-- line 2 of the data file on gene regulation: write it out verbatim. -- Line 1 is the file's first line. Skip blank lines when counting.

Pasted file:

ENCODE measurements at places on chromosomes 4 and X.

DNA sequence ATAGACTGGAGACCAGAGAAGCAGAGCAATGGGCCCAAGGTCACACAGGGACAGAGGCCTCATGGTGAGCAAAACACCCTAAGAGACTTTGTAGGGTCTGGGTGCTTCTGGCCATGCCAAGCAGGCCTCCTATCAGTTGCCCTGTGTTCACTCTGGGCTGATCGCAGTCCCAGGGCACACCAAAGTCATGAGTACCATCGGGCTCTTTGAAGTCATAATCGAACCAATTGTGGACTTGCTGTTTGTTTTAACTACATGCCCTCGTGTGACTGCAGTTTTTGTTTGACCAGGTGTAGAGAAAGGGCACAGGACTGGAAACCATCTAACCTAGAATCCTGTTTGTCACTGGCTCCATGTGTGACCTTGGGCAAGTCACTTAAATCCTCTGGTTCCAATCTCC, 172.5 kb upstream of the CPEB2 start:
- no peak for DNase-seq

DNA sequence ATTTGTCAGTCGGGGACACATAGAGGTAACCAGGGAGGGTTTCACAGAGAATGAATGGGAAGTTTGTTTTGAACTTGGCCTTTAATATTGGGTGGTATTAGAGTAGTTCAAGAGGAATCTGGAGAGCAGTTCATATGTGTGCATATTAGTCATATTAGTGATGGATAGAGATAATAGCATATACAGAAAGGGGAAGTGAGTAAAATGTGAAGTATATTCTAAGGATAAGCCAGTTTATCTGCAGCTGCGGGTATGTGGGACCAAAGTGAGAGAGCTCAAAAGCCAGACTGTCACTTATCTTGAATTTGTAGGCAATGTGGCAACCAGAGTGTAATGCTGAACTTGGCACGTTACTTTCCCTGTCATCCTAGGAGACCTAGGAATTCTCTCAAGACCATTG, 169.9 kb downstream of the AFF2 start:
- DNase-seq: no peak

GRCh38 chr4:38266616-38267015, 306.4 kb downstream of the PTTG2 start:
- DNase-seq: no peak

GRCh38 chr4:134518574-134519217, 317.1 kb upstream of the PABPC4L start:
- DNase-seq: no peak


DNA sequence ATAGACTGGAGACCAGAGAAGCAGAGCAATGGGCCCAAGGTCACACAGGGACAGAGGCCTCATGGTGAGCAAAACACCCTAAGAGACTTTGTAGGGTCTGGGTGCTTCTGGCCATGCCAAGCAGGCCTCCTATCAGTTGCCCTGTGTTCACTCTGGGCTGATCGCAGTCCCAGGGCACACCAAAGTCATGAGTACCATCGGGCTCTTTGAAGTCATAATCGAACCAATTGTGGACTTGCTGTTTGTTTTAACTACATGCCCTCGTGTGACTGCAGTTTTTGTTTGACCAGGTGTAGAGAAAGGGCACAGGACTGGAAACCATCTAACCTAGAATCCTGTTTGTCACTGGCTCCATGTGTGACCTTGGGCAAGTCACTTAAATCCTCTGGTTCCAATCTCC, 172.5 kb upstream of the CPEB2 start: